The chairman of the state’s video lottery commission says his panel chose to amend the minority and women-owned business participation goals for Baltimore City’s future slots parlor, not Mayor Stephanie Rawlings-Blake. “Despite media reports and public accusations to the contrary, the mayor and the City of Baltimore are not responsible for the decision,” Donald C. Fry, chairman of the Lottery Facility Location Commission, wrote in a Sept. 1 memo to concerned city leaders and activists. “The decision was solely that of the state Commission.”
Rawlings-Blake’s commitment to Black and women-owned businesses was publically questioned after various media outlets reported that minority participation goals were diluted in an attempt to encourage competitive bids for the city’s long-stalled slots facility.
Mayoral contender Otis Rolley criticized the mayor for the amendments at a recent press conference. “Why did the Mayor allow this to happen – and why is she refusing to answer questions about it?” Rolley said. “Does she not know what her administration is doing? Either way, in a city populated by majority African Americans and women, any waiver that supports allowing big developers to escape the city’s hiring obligation for the majority of our residents is unacceptable.”
From the beginning, Rawlings-Blake’s team insisted that state leaders called the shots on the eased requirements. “She supports minority businesses and has made it a priority during her term in office to support business that employs minorities and women and local residents,” Keiana Page, Rawlings-Blake’s campaign spokeswoman, told the AFRO in a phone interview.
State officials validated Page’s statements Sept. 6, and David R. Paulson, spokesman for the Attorney General’s Office, asserted that the requirements were “not waived or eased,” but merely “amended.”
“The state’s goals are still the goals and we are moving forward with them,” Paulson said.
In memos forwarded to the AFRO, Fry says that the state lottery commission opted for “flexible” amendments to the state’s 25 percent and the city’s 37 percent minority participation clauses following a July 2011 legal challenge from a company from the panel’s past – the Baltimore City Entertainment Group.
In the ongoing lawsuit, the company – an unsuccessful former Baltimore City slots bidder – argues that Maryland’s minority participation requirements are unconstitutional because the state failed to commission a study proving that minority businesses face discrimination during slots bidding.
State expert Dr. Jon Wainwright completed Maryland’s “disparity” study last month, according to Fry.
Although Wainwright found inequities in the slots industry’s bidding process, he recommended that the state adopt more “flexible” amendments. The lottery commission agreed on Aug. 17 to set separate minority participation benchmarks for each bidder based on their proposal and the availability of minority firms to perform their specified work. Stanley Tucker, CEO of Meridian Management Group, referenced a disparity study by the independent agency NERA Economic Consulting, published in February of this year, which presented a similar conclusion about the continued existence of disparity in the state.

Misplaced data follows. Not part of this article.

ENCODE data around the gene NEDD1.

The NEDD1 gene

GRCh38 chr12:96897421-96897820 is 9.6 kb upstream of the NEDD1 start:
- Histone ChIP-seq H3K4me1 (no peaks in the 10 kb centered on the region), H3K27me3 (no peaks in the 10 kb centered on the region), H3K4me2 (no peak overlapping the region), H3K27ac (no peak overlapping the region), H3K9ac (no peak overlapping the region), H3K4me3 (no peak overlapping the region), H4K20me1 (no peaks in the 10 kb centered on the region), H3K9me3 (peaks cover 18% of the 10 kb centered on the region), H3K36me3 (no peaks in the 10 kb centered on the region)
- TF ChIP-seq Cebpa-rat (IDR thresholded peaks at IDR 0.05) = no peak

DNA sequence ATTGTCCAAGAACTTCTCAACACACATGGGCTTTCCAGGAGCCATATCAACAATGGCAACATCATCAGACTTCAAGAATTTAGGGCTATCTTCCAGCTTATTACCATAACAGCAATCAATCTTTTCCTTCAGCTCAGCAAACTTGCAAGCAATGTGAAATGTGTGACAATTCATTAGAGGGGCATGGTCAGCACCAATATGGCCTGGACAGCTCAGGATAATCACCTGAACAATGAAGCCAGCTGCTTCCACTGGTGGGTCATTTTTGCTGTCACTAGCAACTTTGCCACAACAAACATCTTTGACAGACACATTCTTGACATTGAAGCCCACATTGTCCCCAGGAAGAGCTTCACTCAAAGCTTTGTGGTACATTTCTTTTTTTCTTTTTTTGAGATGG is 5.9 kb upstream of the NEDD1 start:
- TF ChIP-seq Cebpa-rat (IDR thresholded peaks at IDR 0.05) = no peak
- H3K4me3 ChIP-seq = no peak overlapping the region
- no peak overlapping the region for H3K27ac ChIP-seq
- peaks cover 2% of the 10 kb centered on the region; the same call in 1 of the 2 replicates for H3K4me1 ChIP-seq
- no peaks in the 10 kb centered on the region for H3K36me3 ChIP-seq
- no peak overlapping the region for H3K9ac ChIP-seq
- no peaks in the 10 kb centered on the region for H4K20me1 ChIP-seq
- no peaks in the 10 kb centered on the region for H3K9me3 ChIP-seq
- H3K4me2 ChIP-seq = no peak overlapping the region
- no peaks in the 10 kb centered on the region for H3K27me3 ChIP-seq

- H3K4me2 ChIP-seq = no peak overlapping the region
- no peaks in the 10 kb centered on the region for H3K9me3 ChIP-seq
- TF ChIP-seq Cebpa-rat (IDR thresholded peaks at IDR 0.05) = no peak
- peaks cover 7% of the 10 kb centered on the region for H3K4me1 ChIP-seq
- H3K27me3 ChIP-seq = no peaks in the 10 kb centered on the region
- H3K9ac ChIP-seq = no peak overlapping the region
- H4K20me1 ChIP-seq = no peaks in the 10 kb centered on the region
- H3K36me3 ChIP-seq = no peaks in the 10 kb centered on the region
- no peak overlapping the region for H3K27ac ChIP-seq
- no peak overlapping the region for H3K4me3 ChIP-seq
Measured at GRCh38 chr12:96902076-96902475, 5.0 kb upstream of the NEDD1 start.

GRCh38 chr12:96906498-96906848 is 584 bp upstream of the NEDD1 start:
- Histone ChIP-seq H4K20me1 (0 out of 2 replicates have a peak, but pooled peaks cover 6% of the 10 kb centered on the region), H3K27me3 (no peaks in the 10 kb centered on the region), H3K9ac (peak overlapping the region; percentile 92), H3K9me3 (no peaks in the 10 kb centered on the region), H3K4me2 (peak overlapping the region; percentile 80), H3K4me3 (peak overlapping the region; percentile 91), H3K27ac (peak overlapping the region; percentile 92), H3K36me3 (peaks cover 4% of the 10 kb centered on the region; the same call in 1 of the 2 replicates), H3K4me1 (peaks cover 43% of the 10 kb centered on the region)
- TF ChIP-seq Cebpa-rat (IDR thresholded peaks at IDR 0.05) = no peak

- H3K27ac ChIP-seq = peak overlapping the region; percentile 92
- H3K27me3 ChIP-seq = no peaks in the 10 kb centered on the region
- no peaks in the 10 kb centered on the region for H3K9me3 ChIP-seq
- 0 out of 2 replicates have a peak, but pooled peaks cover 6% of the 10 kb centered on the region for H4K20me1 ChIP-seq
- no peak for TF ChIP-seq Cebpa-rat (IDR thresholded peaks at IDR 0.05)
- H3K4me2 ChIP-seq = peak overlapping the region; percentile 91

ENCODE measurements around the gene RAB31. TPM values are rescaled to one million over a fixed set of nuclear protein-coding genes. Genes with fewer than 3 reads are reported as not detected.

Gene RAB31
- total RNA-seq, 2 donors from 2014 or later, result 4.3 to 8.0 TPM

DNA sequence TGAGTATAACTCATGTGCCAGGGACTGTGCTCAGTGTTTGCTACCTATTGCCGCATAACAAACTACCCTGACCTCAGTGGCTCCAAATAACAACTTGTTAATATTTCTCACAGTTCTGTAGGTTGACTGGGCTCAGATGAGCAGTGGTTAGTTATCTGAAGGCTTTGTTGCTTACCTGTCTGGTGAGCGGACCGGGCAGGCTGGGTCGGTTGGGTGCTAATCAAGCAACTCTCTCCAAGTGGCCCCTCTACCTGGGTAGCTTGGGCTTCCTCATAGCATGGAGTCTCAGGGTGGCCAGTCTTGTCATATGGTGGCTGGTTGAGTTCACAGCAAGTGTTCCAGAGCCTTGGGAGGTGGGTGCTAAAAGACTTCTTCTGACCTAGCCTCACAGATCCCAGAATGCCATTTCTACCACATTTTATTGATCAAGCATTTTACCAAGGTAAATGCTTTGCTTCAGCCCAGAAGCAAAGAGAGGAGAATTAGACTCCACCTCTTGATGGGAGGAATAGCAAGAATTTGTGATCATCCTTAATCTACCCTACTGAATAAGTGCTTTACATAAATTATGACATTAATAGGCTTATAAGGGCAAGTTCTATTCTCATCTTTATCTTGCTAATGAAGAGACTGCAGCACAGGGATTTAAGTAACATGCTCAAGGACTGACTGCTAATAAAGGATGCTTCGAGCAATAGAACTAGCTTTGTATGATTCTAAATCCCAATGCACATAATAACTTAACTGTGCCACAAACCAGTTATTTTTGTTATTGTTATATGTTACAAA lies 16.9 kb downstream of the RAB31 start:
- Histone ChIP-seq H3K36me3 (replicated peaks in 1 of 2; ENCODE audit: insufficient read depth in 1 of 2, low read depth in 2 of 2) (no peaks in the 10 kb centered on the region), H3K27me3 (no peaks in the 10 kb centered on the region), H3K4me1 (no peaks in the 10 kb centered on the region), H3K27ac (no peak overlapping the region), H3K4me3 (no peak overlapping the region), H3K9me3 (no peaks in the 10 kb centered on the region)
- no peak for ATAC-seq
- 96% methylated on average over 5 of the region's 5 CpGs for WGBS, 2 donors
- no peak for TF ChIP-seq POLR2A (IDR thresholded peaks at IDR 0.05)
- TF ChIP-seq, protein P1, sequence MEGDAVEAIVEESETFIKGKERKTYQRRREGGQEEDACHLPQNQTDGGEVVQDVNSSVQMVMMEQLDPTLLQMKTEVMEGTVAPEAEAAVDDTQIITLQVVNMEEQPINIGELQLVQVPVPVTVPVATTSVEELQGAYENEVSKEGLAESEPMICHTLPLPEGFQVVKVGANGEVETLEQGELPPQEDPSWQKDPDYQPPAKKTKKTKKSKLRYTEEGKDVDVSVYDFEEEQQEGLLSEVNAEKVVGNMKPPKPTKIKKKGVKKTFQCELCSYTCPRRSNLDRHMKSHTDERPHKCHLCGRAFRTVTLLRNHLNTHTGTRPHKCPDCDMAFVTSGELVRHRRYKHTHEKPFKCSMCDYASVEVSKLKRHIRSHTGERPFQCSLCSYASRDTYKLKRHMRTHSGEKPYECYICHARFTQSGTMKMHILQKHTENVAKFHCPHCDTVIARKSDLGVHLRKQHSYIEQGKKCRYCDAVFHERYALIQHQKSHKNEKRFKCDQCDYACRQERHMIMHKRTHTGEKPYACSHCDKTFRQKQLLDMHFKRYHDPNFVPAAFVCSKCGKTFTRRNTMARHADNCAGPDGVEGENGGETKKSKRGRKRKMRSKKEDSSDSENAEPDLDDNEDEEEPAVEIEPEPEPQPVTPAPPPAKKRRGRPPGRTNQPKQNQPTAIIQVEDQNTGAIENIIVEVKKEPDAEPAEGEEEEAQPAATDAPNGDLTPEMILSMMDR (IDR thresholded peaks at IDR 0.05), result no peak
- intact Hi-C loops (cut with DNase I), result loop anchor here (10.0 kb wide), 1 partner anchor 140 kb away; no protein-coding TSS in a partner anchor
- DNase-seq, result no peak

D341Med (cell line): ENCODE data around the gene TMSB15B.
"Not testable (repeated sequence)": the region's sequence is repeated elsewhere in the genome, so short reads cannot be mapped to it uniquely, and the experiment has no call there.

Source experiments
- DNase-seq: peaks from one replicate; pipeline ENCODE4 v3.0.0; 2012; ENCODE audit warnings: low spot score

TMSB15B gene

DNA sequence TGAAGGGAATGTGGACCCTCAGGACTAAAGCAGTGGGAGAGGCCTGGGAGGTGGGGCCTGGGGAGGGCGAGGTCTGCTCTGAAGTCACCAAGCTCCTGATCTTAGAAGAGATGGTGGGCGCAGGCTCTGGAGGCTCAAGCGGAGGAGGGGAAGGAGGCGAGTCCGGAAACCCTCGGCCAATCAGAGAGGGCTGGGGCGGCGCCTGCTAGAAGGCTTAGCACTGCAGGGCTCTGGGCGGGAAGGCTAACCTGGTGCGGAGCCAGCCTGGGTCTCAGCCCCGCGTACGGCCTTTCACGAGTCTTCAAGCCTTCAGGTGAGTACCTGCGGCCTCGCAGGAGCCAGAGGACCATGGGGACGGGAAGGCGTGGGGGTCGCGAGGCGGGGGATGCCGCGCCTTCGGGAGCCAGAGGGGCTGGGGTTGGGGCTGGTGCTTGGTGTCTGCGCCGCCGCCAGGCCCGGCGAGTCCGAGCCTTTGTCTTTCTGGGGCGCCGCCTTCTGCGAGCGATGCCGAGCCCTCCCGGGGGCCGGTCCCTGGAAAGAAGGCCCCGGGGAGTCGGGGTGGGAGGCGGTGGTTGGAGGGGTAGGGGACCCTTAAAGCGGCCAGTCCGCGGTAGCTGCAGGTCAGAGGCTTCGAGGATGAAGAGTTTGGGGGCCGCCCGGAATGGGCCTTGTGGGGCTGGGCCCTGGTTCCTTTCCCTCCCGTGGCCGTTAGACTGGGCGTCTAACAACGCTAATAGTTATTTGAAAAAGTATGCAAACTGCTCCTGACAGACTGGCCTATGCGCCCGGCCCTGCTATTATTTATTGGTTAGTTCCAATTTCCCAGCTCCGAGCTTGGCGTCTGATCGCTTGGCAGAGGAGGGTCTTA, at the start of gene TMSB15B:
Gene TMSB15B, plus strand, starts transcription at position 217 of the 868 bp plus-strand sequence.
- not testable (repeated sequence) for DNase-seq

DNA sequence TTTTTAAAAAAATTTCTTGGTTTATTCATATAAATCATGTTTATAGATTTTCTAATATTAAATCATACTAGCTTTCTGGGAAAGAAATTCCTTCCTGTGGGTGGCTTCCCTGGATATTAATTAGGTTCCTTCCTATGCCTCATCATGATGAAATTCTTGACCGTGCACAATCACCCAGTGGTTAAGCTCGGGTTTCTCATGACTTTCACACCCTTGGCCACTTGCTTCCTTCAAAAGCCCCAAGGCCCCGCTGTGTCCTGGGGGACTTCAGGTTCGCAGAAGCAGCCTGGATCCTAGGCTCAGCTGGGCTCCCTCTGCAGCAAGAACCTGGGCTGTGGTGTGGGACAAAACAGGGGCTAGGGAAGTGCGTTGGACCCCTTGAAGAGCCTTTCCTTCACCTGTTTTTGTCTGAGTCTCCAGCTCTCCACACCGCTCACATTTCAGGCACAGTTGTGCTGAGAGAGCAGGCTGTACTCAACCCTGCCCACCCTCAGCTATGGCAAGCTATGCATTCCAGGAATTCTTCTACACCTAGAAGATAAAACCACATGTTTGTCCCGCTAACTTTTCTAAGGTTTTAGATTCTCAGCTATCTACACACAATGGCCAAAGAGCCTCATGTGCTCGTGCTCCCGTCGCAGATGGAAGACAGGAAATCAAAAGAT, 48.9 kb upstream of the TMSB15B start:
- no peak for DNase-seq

Tucker said guaranteeing minority access to contracts and participation has a positive impact on the economy, as “minorities hire minorities” and a lack of contracts, exacerbates an already bad job situation. “I would think everyone would look for ways to make that happen,” he said.
But some leaders in the minority business community, including Arnold M. Jolivet of the American Minority Contractors and Business Association, say the commission’s decision is sending another message. “It’s a slap in the face,” Jolivet said in a recent phone interview. “It says to the minority businesses in the city, ‘We don’t really care for you, and if you want to participate in these slots you have to do it on your own.'”
The business leader says the city – pointedly Rawlings-Blake – is breaking city law by not fighting the new provisions. “The state doesn’t have the legal authority to waive the city’s minority law,” Jolivet said. “And the city knows that. The mayor knows that. That argument simply does not hold weight. They are required to follow the minority participation law under city rules; they don’t have discretion.”
The state’s promise to establish unique minority requirements for each bidder, he added, is “just too uncertain, too speculative. It’s not going to work … and without that requirement there won’t be any minorities that get these contracts.”
But Fry insists that potential bidders must still vow to make “good faith efforts” to reach minority participation goals established for their license. If they don’t, according to Tucker, “it will have a negative impact on an already bad situation.”
“The State’s overall goal of 25 percent MBE participation and the City’s overall goal of 37 percent MBE participation remain in place,” Luwanda Jenkins, special secretary to the Governor’s Office of Minority Affairs, said in a statement sent to the Afro.
The results of Wainwright’s disparity study, Jenkins said in the statement, led the state Attorney General to conclude “the Slots MBE program satisfies constitutional standards.”
“The Slots Commission’s recent amendments to the FRP to construct the Baltimore City Slots facility are completely consistent with a goal of running a strong and vital MBE program consistent with federal constitutional standards,” Jenkins said.
The new rules apply to planned slots terminals in Baltimore City and Allegany County. Bids for the 3,750-slot parlor set to open on a parcel of land south of Baltimore City’s M&T Bank Stadium are due Sept. 23.